Carson: HUD to ease up on FHA mortgage sanctions

The HUD and DOJ are working on clarifying lending rules to pull back on sanctions for unintentional errors

Carson: HUD to ease up on FHA mortgage sanctions
The Department of Housing and Urban Development (HUD) has begun efforts to pull back on penalties on mortgage lenders to make them more comfortable with lending to lower-income borrowers without fear of government sanctions, according to a report by Bloomberg News.

According to HUD Secretary Ben Carson, the Federal Housing Administration (FHA) is working with the Department of Justice to clarify mortgage lending rules. Carson, who spoke at the Mortgage Bankers Association conference in Denver, said that under the changes, lenders would only be penalized for intentional fraud and not immaterial errors.

“Innocent errors should not create chaos and fear and make people less likely to get involved in the first place,” Carson said.

Since the financial crisis, lenders have paid out billions of dollars in penalties for FHA loan errors, according to the report. As a result, JPMorgan Chase, Bank of America, and other large banks backed off from the FHA loan program. HUD and mortgage experts said this left lower-income borrowers with higher costs and fewer financing options, Bloomberg said.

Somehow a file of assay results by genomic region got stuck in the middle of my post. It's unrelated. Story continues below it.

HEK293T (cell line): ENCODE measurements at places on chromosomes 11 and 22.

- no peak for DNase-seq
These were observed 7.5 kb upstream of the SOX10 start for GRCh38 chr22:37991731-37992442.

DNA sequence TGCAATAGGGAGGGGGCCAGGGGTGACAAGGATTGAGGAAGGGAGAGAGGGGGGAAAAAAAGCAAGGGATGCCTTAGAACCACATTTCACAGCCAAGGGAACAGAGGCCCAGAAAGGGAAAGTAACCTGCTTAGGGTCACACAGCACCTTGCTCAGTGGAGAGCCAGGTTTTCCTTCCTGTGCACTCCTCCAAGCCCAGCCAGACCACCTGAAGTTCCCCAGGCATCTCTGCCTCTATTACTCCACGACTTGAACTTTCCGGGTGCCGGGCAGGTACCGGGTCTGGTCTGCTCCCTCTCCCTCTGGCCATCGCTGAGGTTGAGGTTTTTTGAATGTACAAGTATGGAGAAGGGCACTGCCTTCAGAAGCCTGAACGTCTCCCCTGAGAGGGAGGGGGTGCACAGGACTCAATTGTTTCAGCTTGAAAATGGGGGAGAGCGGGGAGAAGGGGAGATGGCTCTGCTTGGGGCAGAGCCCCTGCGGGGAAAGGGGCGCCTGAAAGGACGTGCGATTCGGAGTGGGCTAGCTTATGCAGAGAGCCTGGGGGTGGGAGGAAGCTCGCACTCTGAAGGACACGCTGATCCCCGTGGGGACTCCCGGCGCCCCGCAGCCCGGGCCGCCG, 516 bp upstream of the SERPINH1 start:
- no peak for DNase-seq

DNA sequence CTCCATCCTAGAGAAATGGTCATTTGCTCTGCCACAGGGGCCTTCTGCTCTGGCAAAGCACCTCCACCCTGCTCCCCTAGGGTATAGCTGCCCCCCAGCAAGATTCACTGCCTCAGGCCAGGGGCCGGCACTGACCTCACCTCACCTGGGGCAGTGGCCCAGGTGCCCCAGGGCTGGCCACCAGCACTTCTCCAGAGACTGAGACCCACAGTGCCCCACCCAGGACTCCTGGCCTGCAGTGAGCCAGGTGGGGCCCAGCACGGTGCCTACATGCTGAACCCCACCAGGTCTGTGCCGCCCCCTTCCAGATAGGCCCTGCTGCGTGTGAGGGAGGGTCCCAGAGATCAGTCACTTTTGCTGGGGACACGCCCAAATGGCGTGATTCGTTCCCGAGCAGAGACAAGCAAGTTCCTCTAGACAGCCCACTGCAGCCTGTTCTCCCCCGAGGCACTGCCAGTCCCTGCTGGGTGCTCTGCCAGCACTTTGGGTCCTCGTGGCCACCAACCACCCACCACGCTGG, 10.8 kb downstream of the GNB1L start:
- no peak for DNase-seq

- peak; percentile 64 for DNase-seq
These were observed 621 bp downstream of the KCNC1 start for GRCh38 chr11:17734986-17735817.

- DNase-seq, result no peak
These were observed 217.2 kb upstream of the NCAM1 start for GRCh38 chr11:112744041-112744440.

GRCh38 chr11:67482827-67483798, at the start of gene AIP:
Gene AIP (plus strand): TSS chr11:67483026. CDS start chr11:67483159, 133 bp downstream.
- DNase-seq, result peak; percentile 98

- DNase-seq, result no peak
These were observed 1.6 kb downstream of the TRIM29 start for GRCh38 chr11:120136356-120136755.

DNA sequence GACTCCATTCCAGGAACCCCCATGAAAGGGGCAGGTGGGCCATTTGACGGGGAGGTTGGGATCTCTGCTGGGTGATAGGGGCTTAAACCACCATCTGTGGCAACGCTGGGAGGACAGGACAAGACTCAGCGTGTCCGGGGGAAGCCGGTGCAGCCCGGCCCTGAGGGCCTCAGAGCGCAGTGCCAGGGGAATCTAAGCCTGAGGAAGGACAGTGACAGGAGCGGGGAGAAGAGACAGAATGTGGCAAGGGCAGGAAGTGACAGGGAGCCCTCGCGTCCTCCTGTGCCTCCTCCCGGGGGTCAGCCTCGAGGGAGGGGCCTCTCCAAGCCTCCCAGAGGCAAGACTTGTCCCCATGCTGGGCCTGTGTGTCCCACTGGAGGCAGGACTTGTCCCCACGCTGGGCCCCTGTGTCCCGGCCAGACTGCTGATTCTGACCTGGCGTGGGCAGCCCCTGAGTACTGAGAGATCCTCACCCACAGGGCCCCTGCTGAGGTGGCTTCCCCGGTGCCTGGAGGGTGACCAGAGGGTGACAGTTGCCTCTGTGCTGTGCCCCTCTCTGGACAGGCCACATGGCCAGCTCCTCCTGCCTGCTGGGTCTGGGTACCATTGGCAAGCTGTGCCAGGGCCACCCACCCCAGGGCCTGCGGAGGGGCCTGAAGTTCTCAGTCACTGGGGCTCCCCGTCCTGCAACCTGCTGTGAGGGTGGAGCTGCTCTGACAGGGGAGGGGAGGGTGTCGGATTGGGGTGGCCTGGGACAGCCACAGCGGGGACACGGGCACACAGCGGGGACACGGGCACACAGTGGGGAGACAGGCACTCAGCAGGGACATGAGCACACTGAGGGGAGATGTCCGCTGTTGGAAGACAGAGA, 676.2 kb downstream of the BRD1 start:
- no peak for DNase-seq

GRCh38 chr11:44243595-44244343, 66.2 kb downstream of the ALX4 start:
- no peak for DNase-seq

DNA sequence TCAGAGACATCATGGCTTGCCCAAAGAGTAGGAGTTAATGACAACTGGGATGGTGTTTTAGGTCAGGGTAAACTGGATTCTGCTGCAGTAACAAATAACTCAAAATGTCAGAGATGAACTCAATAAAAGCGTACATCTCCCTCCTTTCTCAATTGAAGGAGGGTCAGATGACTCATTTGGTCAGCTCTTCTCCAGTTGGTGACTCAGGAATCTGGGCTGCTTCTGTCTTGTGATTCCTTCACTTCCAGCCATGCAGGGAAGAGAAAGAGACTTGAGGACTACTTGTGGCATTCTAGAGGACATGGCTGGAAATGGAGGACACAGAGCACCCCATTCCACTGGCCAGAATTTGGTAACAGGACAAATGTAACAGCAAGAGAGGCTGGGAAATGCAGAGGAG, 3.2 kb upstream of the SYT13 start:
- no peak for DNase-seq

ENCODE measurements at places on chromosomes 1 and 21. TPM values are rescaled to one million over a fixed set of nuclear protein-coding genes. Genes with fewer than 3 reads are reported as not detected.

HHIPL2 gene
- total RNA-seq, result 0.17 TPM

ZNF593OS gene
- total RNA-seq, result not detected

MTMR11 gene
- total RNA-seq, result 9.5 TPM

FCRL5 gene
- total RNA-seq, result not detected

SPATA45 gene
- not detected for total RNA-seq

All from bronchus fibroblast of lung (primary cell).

Carson’s statements are likely to be welcome news for many banks, the report said. JPMorgan Chase CEO Jamie Dimon has previously urged the FHA to refrain from using the False Claims Act except in cases of intentional fraud, as the law triples the amount of damages. In a letter to shareholders early in 2017, Dimon said settlements under the law wiped out a decade-worth of the bank’s FHA profits, according to the report.

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